Deus Ex is a blend of egoshooter, stealth game, and RPG, set in a grim Cyberpunk future. Mysterious groups are vying for power through the use of obscure technologies, including the mechanical and biological "augmentation" of their agents. The player slips into the role of JC Denton, a new agent in the UN security forces, who have been called into the US to help dealing with a dangerous plague and a secessionist movement. In the course of the game, a complex network of competing conspiracies is unveiled, which forces Denton to make a difficult decision at the end.
Gameplay consists to a large degree of infiltrating enemy installations, and exploring urban areas. The maps are fairly large and very cleverly designed - they are full of secret areas to explore, and they usually offer different paths to a goal, which concur to the different ways of developing Denton's skills. The interaction between the level design and Denton's skills is, along with the detailed setting, one of the game's main strengths.
Denton can be trained in various types of weapons (from knives to rocket launchers), as well as stealth techniques like lockpicking, electronics, or computer hacking. Skill advances are "paid" for with experience points, which you earn for completing objectives, discovering secrets, and killing or disabling enemies.
A second tier of character progression is the augmentation system. You'll find cyberware which you can fit to ten slots on your body, and which can be upgraded later. Each item offers two augmentations, but you have to choose one. A wide range of augmentations is available, from simple buffs that let you jump higher, or endure more bullet hits, to nifty tools like a spy drone, with which you can explore areas and disrupt security systems. A third tier of progression is hidden in the equipment system: You can continually upgrade your weapons.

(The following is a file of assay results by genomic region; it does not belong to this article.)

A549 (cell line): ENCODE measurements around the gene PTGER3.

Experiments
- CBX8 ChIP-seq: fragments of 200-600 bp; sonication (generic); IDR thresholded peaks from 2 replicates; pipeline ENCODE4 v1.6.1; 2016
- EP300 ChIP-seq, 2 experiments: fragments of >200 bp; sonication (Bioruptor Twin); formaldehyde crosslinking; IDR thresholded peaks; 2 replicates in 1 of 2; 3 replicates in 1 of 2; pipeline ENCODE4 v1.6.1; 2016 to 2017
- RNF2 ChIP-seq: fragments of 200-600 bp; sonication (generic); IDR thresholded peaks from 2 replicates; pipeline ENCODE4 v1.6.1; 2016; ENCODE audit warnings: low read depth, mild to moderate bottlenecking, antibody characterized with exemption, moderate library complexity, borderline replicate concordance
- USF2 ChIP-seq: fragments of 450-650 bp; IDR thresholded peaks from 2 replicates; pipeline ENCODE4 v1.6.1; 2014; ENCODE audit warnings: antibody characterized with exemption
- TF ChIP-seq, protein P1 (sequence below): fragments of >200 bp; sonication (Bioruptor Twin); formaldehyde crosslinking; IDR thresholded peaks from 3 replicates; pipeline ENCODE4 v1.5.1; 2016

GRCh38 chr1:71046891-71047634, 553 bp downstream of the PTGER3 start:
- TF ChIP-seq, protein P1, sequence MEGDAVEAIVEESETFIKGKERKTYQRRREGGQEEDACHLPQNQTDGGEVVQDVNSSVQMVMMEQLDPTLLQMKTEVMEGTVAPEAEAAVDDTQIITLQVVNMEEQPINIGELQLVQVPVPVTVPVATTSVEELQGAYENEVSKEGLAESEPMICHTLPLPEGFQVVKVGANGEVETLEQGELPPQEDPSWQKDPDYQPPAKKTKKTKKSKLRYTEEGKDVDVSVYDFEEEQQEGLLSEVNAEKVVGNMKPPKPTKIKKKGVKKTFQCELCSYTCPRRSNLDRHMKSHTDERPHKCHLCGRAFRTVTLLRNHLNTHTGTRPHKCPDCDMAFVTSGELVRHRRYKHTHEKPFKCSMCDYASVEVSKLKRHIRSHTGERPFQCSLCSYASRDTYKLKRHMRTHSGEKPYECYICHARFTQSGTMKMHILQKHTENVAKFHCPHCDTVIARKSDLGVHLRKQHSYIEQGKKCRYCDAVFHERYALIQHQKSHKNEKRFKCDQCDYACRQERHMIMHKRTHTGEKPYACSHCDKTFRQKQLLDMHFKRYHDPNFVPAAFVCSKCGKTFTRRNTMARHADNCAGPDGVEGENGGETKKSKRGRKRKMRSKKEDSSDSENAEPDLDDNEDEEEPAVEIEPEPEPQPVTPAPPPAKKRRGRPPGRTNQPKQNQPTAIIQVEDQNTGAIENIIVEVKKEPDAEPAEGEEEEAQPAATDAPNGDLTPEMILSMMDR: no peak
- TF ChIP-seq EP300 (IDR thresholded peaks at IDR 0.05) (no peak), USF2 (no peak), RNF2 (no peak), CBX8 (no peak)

Deus Ex allows for several different character builds: You can play as a rocket-launching tank, as a sniper, as a melee assassin, etc.. The game forces you to make choices on the way: You cannot gain enough experience to train every skill, you cannot apply every augmentation, and your inventory space limits the number of different weapons you can carry. This enhances the replay value of the game, even though it may be a bit too generous in giving out experience and augmentations.
Despite the RPG elements, Deus Ex still remains an action game. The writing is mostly adequate, but nothing special. You can talk to NPCs, but dialogue choices are rare, you cannot even choose a topic to talk about. The game does, however, pick up your actions and works these into the dialogue later - for example, if you disturb a co-worker in the ladies' bathroom, then your boss will address this later on when you talk to him. On a grander scale, NPCs can die at various points, depending on your actions, and this will influence scenes later on. However, you cannot change the main plot and its events.
The story itself is complex, has several surprises, and draws heavily on common conspiracy memes. Fans of cyberpunk settings and conspiracy thrillers should feel right at home.
Deus Ex was developed in 2000 for the Unreal 1 engine. Compared to today's standards, the models are very crude, and the textures blurry. Animations were good for their time, but look slightly wooden today, often because the models simply don't provide enough joints. JC Denton cannot even make a hand gesture, because his hand is just a fixed extension of his lower arm, and his fingers are simply textures on a solid plain. The faces cannot express any form of emotion either.
The game's environment is rather blocky, straight lines and rectangular shapes dominate the view. Thankfully, this goes well with its urban/technological setting.